The Jozi Book Fair has always been a progressive kind of literary event – one aimed at education, literacy and black writing. Some eight years since it was first held, it is, in its own way, part of the future as book festivals attempt to decolonise and new events sprout in townships.
Hosted by Khanya College and Wits University, the 150 events at the sometimes slightly shambolic fair are free and open to all, with a strong focus on children and schools. The programme embraces all forms of storytelling, including theatre, film, art, photography, music, blogging and spoken word, united under the 2016 theme, Youth Rising.
There is so much on offer that it takes a brave books editor to pick the best. You really should head over to their website and make sure I haven’t missed anything, but here’s what I’ll be trying to get to next weekend:
There are 15 new books being launched, many self-published and some in African languages, at the fair this year. Don’t miss the launch of Batjha Kaofela: Youth Rising. It’s an anthology of short stories from 10 teenage authors from township schools throughout the country. (Saturday, September 3, at 10am, Wits University.)
Numerous guests of the fair will be chatting about their work or broader social issues. Zakes Mda, Kemang wa Lehulere, Vollenhoven, Mbe Mbhele and James Matthews are just a few of them. Look out for Youth, Women and Mental Health, a conversation that includes journalist, film maker and author Sylvia Vollenhoven, and novelist and musician Carol Mashigo, who is published as Mohale Mashigo and sings as Black Porcelain. (Sunday, September 4, at 1pm, Wits University.)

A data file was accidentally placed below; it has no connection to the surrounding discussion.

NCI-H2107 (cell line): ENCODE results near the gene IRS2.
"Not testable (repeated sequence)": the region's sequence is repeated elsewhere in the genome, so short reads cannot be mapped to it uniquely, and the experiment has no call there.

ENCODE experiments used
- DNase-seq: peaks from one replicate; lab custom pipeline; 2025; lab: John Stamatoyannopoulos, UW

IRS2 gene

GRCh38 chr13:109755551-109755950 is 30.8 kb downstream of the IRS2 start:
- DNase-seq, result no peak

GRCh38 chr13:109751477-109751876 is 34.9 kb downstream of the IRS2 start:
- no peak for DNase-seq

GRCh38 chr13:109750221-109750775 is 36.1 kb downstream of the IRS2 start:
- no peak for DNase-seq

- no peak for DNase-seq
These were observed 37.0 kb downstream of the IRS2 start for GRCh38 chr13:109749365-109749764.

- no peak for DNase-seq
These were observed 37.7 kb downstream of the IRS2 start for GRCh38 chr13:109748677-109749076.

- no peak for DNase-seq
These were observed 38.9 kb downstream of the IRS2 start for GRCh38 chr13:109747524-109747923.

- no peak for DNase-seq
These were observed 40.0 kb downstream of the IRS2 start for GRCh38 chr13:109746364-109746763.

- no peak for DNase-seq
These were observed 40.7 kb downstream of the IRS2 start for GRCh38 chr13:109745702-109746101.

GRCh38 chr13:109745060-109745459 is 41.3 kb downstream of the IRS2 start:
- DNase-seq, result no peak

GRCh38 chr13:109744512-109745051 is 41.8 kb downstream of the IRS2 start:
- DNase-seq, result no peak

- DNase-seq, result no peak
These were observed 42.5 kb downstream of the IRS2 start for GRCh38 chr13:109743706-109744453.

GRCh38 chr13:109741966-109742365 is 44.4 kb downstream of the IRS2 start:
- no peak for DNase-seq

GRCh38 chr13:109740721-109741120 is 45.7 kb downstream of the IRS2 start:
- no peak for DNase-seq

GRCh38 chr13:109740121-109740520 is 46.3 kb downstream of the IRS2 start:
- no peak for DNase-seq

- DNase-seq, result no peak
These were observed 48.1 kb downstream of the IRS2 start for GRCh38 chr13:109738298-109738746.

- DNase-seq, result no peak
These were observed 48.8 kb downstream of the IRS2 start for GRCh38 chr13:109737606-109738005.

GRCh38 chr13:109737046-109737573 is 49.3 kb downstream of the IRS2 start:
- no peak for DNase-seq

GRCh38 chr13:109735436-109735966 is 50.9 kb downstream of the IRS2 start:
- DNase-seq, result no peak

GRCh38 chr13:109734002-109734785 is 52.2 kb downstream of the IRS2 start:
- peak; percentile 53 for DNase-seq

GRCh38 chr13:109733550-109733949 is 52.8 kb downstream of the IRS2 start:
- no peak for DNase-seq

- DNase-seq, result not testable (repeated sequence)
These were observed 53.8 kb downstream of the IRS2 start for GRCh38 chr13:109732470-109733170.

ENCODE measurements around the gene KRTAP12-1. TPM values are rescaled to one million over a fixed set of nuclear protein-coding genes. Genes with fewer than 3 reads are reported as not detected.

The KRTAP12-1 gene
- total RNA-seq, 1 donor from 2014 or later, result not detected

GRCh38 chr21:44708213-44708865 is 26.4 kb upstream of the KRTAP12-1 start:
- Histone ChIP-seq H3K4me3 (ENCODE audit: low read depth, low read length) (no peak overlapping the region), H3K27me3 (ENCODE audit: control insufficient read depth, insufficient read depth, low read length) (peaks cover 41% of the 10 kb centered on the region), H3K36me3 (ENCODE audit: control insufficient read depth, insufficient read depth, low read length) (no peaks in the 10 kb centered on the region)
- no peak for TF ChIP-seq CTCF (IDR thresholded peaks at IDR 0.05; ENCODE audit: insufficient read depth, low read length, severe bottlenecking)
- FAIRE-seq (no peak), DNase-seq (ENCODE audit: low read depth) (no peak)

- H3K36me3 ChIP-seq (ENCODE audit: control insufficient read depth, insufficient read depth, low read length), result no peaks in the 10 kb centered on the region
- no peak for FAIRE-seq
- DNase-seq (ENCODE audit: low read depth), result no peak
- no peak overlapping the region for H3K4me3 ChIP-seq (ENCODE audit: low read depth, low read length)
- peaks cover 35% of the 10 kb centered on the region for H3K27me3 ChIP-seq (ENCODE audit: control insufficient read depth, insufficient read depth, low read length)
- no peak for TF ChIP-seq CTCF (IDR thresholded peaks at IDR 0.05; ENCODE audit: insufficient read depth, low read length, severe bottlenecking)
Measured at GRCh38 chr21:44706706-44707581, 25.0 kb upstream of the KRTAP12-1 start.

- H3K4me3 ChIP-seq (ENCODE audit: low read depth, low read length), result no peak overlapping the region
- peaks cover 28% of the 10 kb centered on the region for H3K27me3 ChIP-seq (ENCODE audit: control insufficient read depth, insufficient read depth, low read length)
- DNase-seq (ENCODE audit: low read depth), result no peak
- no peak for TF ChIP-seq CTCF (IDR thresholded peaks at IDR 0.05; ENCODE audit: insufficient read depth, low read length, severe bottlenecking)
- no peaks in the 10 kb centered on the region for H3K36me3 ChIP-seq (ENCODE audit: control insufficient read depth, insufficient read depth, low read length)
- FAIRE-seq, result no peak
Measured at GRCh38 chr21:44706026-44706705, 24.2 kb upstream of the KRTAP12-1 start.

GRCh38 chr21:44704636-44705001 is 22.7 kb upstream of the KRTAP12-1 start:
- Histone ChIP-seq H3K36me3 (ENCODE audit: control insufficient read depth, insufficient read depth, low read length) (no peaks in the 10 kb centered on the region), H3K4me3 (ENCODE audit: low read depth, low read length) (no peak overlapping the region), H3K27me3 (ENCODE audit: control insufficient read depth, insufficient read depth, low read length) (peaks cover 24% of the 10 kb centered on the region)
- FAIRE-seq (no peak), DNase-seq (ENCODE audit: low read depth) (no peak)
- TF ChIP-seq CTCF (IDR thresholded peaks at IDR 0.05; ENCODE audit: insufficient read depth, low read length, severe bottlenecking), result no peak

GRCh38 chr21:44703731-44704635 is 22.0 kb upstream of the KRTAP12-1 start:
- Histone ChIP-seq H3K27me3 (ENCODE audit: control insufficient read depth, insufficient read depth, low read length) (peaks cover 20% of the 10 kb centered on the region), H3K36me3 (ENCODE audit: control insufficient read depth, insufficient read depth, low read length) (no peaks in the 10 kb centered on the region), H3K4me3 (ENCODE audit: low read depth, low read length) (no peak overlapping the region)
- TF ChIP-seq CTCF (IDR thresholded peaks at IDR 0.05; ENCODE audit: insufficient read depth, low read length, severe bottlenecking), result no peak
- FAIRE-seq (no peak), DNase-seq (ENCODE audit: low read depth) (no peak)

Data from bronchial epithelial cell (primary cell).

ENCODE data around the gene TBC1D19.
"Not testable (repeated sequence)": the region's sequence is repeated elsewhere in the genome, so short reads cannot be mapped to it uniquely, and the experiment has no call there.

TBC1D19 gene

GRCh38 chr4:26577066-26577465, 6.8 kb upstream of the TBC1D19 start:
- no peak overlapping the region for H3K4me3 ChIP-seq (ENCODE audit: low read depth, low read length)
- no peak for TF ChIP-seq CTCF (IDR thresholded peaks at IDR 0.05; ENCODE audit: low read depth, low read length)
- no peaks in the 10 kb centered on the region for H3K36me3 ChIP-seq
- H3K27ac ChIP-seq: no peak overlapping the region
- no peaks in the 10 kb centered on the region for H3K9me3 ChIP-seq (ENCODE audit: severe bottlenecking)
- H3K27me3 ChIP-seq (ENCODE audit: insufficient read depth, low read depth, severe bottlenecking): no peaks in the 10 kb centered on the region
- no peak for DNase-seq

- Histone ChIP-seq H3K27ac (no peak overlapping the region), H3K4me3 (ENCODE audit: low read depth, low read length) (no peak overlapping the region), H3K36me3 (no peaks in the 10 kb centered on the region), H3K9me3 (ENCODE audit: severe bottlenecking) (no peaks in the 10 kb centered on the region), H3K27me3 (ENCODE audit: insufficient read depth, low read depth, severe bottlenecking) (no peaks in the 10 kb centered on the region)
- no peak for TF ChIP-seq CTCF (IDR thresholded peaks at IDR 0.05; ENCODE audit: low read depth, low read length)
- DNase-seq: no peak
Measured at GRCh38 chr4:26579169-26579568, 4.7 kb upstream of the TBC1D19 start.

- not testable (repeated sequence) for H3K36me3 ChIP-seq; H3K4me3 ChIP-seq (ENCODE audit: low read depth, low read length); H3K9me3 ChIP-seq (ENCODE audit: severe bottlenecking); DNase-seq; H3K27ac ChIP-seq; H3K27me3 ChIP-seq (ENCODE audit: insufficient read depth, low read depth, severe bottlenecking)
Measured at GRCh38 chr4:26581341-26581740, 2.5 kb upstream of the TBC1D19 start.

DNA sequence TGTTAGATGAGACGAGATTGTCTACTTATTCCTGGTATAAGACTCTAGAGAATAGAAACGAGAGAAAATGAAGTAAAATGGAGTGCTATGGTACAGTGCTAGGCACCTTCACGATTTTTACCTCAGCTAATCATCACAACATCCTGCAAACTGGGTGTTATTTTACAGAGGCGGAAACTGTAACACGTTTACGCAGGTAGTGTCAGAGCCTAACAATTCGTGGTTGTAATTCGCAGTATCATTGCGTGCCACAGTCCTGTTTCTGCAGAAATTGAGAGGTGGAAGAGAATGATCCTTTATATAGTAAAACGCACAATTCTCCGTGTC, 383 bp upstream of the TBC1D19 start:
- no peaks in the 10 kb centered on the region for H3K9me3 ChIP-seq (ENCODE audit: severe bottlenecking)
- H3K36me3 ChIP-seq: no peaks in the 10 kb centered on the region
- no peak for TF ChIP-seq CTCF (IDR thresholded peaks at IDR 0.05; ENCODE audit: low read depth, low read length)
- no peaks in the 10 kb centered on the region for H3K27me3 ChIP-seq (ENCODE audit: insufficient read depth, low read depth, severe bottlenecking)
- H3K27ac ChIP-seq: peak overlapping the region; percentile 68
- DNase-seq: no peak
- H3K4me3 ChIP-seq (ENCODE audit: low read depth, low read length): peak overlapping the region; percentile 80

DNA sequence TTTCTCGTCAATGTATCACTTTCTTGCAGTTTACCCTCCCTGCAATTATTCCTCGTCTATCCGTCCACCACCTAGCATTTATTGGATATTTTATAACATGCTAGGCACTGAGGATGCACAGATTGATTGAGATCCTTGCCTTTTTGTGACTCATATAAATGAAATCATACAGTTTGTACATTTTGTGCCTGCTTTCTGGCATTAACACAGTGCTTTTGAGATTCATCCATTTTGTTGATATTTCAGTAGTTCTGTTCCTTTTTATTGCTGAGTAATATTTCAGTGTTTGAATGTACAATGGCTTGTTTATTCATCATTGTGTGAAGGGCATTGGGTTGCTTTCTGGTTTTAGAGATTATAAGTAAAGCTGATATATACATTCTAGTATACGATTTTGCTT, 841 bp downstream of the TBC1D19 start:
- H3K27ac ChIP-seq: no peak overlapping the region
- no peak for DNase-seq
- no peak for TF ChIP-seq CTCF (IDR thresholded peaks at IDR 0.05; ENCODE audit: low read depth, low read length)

PANELS AND ROUND TABLES
Opening up several debates, guests of the fair will appear on numerous panels and moderated round tables. Several iconic elders will be getting together to discuss the legacy of 1976, youth leaders will unpack #FeesMustFall and there will be a discussion on late literary legend Lauretta Ngcobo, but the panel I’m most looking forward to is titled Decolonisation, Art and Artists in South Africa Today. Novelist Carol Mashigo, artist Kemang wa Lehulere and film maker Nadine Cloete will be talking with everyone’s favourite literary uncle, Zakes Mda, who is one of the most prominent patrons of the fair. (Sunday, September 4, at noon, Wits University.)
There are 20 skills empowerment workshops on everything from meditation to photography using cellphones.
Diarise the session on how to self-publish with Eunice Rakhale-Molefe and Fatuma Abdullah. (Sunday, September 4, at 10am, Wits University.)
THEATRE AND PERFORMANCE
There will be 20 poets reading live, numerous plays (check out Shiwelele about #FeesMustFall and The Creature about street kids), musicals and this gem: Stalwart James Matthews, poet laureate Keorapetse Kgositsile and Khoisan storyteller Diana Ferrus will be performing works live, followed by an open microphone. (Saturday, September 3, at 2pm, Wits University.)
Live jazz sessions include the Bokani Dyer Trio, the Babes Ndamase Quartet, Yonela Mnana, MomentozSA and my personal pick, master drummer and composer Tumi Mogorosi. (Sunday, September 4, at 2pm, Wits University.)
The potent and fascinating documentary Action Kommandant, directed by Nadine Cloete, gets my pick.
It’s about the killing of Umkhonto weSizwe guerrilla Ashley Kriel. (Thursday, September 1, at 5.30pm, Wits University.)
- Jozi Book Fair is on from September 1 to 4 at various venues at Wits University in Joburg. Entrance is free. For a full list of events, venues and times visi jozibookfair.org.za